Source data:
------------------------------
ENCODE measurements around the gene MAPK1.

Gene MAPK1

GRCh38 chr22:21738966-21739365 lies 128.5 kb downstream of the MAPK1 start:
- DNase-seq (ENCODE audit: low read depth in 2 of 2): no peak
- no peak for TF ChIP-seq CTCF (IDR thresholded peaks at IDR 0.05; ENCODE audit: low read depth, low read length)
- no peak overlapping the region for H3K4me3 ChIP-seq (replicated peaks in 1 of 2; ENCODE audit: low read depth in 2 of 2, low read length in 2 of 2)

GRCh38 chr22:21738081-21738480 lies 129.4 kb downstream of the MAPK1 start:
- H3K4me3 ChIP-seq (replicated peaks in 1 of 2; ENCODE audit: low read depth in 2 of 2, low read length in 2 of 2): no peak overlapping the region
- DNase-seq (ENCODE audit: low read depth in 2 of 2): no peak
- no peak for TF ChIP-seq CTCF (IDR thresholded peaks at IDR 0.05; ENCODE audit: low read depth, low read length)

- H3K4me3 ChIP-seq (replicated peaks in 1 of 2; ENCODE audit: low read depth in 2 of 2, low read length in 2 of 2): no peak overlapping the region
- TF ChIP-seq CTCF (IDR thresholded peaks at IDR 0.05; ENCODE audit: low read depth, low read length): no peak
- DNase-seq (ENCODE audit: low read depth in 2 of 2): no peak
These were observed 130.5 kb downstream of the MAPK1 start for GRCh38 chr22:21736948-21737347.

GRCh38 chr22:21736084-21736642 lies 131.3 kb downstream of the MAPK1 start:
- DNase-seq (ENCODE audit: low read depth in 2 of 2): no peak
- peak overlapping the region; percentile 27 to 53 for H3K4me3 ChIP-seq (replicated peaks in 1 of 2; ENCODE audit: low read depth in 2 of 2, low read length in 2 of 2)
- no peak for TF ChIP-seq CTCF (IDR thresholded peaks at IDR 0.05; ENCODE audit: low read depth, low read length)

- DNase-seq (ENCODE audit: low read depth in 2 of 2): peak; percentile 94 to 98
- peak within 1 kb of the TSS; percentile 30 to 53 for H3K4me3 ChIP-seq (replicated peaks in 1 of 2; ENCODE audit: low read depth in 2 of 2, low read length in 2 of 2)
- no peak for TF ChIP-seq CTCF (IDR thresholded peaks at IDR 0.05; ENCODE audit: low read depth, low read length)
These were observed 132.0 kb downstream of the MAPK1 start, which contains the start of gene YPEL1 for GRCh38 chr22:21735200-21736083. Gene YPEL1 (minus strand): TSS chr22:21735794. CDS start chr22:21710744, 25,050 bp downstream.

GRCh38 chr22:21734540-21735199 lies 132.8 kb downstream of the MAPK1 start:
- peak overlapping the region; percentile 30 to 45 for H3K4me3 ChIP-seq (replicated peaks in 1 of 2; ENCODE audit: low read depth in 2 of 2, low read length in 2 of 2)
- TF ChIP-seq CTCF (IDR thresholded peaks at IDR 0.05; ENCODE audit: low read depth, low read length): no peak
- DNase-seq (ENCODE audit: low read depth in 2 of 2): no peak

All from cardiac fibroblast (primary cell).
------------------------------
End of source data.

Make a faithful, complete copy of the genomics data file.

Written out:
ENCODE measurements around the gene MAPK1.

Gene MAPK1

GRCh38 chr22:21738966-21739365 lies 128.5 kb downstream of the MAPK1 start:
- DNase-seq (ENCODE audit: low read depth in 2 of 2): no peak
- no peak for TF ChIP-seq CTCF (IDR thresholded peaks at IDR 0.05; ENCODE audit: low read depth, low read length)
- no peak overlapping the region for H3K4me3 ChIP-seq (replicated peaks in 1 of 2; ENCODE audit: low read depth in 2 of 2, low read length in 2 of 2)

GRCh38 chr22:21738081-21738480 lies 129.4 kb downstream of the MAPK1 start:
- H3K4me3 ChIP-seq (replicated peaks in 1 of 2; ENCODE audit: low read depth in 2 of 2, low read length in 2 of 2): no peak overlapping the region
- DNase-seq (ENCODE audit: low read depth in 2 of 2): no peak
- no peak for TF ChIP-seq CTCF (IDR thresholded peaks at IDR 0.05; ENCODE audit: low read depth, low read length)

- H3K4me3 ChIP-seq (replicated peaks in 1 of 2; ENCODE audit: low read depth in 2 of 2, low read length in 2 of 2): no peak overlapping the region
- TF ChIP-seq CTCF (IDR thresholded peaks at IDR 0.05; ENCODE audit: low read depth, low read length): no peak
- DNase-seq (ENCODE audit: low read depth in 2 of 2): no peak
These were observed 130.5 kb downstream of the MAPK1 start for GRCh38 chr22:21736948-21737347.

GRCh38 chr22:21736084-21736642 lies 131.3 kb downstream of the MAPK1 start:
- DNase-seq (ENCODE audit: low read depth in 2 of 2): no peak
- peak overlapping the region; percentile 27 to 53 for H3K4me3 ChIP-seq (replicated peaks in 1 of 2; ENCODE audit: low read depth in 2 of 2, low read length in 2 of 2)
- no peak for TF ChIP-seq CTCF (IDR thresholded peaks at IDR 0.05; ENCODE audit: low read depth, low read length)

- DNase-seq (ENCODE audit: low read depth in 2 of 2): peak; percentile 94 to 98
- peak within 1 kb of the TSS; percentile 30 to 53 for H3K4me3 ChIP-seq (replicated peaks in 1 of 2; ENCODE audit: low read depth in 2 of 2, low read length in 2 of 2)
- no peak for TF ChIP-seq CTCF (IDR thresholded peaks at IDR 0.05; ENCODE audit: low read depth, low read length)
These were observed 132.0 kb downstream of the MAPK1 start, which contains the start of gene YPEL1 for GRCh38 chr22:21735200-21736083. Gene YPEL1 (minus strand): TSS chr22:21735794. CDS start chr22:21710744, 25,050 bp downstream.

GRCh38 chr22:21734540-21735199 lies 132.8 kb downstream of the MAPK1 start:
- peak overlapping the region; percentile 30 to 45 for H3K4me3 ChIP-seq (replicated peaks in 1 of 2; ENCODE audit: low read depth in 2 of 2, low read length in 2 of 2)
- TF ChIP-seq CTCF (IDR thresholded peaks at IDR 0.05; ENCODE audit: low read depth, low read length): no peak
- DNase-seq (ENCODE audit: low read depth in 2 of 2): no peak

All from cardiac fibroblast (primary cell).